Wednesday, February 20, 2008

Susan Semonick On Schools - Feb 20, 2008 - Parent Congress

PARENT CONGRESS was it what most would think a congress to be?

I heard from someone who attended the Second Annual Parent Congress hosted by the Minister of Education at the end of January. I asked if I could share information given with my readers and was given permission to share parts of it. Here are some excerpts.

When they inquired as to whether an agenda would be provided in advance, they were informed that it would be available at the Congress. Knowing the Ministry, they had expected nothing less than a tightly scripted agenda for the day. Most of my guesses were correct as to what key topics they were keen on having on the agenda, and none were a surprise. Nor was it a surprise that partner group representatives were in attendance, as were many DPAC chairs and politically active parents. It felt like the “regular parents” were few and far between. The Ministry said 115 parents were invited; there were a few empty seats. There was however, a good cross-section of the province in attendance and a fair representation from the various special groups. The First Nations, Francophone, Special Needs (especially a lot of parents of children with autism) were all represented.

The day focussed on four key topics and an introduction of the new Parent Information Network - a joint venture by the MoE and the Virtual School Society.

The keynote was delivered by Silken Laumann who spoke about the power of play and introduced Silken’s Active Kids Movement that is supported and funded through ActNowBC and 2010 Legacies Now Society.

PALS Program (Parents as Literacy Supporters) was presented by co-Founder Fiona Morrison, formerly of SD#35 and now with LiteracyNow, and Dr. Jim Anderson from UBC

The Screen Smart Initiative – a program to help parents manage media and the amount of time children spend in front of any screen was presented by a team from SD#19 Revelstoke and the Revelstoke Child Care Society.
Dr. Art Hister’s presentation was on Healthy Children and the epidemic of obesity and the attendant health issues. Many scary statistics were presented.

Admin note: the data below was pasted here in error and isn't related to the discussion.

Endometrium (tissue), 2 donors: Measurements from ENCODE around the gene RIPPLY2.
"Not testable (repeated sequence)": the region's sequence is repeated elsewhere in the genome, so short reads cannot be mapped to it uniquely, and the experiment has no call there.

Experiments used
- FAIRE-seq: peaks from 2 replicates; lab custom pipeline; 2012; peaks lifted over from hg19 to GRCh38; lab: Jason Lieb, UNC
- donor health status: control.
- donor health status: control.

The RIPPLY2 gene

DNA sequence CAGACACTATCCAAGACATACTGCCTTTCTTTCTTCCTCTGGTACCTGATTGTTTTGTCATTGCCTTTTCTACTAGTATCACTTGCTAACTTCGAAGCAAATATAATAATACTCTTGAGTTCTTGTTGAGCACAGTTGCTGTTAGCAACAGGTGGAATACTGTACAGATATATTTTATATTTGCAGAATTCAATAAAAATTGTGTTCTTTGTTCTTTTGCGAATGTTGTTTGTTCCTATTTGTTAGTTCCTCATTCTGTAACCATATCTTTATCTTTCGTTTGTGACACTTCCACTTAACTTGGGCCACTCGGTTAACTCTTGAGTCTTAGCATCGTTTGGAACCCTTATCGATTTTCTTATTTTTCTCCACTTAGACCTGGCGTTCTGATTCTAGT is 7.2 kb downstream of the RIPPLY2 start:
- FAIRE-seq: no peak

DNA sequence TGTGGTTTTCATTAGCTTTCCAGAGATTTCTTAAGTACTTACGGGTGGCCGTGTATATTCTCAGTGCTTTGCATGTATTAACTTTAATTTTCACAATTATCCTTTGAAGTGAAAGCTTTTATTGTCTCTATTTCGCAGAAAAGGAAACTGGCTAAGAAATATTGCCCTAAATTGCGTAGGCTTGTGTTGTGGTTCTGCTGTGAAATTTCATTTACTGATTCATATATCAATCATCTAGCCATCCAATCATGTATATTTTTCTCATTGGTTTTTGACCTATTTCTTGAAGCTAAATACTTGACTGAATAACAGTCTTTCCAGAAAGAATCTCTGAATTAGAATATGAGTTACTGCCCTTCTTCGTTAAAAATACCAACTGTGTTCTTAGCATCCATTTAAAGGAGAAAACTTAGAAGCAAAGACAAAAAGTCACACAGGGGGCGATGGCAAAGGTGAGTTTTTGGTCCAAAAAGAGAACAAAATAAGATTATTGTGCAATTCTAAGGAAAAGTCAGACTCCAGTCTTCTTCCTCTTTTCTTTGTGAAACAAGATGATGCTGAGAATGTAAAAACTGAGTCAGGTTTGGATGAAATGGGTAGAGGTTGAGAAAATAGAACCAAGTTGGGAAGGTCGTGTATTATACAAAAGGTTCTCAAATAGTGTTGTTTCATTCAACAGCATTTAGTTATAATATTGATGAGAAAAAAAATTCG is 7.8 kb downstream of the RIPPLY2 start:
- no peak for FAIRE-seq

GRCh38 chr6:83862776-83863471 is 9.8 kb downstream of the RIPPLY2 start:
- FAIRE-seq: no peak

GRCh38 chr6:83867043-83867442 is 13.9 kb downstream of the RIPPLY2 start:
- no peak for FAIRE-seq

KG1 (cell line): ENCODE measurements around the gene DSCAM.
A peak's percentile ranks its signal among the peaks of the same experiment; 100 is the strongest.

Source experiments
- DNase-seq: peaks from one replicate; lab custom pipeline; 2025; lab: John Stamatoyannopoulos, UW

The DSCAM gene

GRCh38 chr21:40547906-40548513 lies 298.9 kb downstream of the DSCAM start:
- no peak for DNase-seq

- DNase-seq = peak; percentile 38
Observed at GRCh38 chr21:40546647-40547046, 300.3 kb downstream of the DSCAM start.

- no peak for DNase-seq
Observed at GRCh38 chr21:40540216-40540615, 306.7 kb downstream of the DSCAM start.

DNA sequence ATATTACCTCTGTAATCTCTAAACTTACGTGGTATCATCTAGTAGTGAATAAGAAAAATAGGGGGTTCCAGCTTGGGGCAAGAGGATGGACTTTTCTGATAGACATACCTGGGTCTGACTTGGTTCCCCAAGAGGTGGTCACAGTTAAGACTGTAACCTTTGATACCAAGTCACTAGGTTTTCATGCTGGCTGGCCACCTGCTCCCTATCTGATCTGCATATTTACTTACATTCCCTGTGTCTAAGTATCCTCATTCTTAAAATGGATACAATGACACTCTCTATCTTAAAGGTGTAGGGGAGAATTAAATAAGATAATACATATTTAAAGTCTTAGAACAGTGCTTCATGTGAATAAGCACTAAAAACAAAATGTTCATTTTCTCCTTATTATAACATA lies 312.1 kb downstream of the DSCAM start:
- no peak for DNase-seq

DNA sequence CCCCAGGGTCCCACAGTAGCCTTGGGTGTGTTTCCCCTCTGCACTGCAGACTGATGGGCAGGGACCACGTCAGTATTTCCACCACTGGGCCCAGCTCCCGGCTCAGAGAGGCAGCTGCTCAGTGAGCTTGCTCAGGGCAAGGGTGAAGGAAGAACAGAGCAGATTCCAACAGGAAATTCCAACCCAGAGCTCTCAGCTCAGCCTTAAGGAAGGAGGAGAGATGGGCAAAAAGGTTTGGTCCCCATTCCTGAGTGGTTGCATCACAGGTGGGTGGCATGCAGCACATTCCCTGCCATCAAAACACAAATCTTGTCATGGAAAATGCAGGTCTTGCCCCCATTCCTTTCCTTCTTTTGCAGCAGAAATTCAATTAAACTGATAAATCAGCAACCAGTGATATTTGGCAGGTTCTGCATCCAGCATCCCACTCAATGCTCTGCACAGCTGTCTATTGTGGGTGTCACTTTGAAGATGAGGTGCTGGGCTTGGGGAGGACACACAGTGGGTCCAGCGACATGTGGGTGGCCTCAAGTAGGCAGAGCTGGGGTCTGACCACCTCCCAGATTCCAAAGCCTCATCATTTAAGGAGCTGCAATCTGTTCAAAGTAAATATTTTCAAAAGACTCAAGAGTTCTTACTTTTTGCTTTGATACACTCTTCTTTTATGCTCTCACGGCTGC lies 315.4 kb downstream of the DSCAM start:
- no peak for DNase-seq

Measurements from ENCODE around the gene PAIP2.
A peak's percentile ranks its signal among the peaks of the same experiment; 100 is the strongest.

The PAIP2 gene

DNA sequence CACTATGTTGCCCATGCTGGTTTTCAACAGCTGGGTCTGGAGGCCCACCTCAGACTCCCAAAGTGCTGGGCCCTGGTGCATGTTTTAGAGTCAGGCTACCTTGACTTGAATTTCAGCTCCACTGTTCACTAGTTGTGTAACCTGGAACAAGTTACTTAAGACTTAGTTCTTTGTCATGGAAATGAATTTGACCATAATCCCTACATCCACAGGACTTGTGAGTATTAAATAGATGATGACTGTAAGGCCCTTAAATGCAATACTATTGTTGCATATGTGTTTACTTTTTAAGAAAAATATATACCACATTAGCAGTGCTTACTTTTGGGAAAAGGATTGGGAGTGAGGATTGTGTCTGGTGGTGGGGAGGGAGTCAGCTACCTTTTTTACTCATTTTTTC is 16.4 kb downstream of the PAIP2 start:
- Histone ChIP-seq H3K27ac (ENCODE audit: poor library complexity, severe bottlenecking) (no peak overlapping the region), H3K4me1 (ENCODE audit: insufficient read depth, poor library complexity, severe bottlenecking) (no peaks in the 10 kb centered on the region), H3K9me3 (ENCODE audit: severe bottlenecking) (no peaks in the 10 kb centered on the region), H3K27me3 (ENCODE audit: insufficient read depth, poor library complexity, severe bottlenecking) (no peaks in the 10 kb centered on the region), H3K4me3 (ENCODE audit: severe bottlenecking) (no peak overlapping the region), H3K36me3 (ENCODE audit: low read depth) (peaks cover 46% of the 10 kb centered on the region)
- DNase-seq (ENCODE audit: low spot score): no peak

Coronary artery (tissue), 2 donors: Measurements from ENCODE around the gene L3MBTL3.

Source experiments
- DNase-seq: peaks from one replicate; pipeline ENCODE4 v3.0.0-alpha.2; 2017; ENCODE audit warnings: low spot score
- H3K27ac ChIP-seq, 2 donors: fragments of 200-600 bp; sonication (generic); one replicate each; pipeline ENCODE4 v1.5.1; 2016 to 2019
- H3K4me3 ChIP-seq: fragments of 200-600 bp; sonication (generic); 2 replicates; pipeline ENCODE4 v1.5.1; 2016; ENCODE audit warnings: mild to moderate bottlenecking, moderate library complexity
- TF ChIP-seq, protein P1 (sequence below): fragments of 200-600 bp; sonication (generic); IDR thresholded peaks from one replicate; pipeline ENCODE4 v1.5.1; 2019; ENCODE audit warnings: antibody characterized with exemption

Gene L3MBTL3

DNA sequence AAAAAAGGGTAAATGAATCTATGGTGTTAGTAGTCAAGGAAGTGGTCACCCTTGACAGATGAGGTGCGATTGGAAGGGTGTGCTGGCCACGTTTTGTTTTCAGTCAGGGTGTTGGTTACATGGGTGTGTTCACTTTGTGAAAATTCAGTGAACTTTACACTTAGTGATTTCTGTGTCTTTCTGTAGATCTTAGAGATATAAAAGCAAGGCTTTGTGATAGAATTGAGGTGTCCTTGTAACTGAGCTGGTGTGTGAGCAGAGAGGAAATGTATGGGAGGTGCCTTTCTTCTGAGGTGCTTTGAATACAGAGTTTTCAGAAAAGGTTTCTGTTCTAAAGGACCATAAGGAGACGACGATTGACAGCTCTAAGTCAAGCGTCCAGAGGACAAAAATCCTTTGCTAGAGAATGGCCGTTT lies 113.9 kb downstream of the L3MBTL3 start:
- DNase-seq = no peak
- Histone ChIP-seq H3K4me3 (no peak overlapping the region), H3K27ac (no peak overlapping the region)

There were opportunities to ask the speakers (not the Minister) questions about their presentation. The Minister did however, make comments about the Ministry’s position whenever she felt it was required.

It was clear that the Ministry had a message to deliver. Woven into the information and inspiration/motivation that the speakers shared was the “we can’t say it enough” message that parents and the community had to work on these issues as well, in order for the Ministry, our students, or both (depending upon how cynical you are) to be successful. Obviously, this is a huge economic issue as the cost of health care continues to rise and our population gets older. Most of the parents already understood – no big sell job needed.

It is disappointing that the amount of dialogue about “where the rubber hits the road’ kind of concerns was almost non-existent except for outside of the script, during breakfast, lunch and nutrition breaks. Parents did however manage to get their points across to the Minister as they asked long extended questions, with even longer preambles and explanations, of the speakers.

The good news for me is that I did get to voice the three concerns that I had intended to deliver to the Minister regarding Daily Physical Activity and the Graduation program.

That the Ministry has yet to provide any information regarding whether they will provide an exception for current Grade 11 students in the Grad Transitions program who made plans based on the existing requirements and have completed their 80 hours. Changing the requirements is not fair nor is it respectful.

That the 30 minute a day requirement at the grades 8 & 9 level be changed to 150 minutes a week to deal with school timetabling issues.
That for at-risk students (among others) who struggle to graduate, the finish line just got that much farther.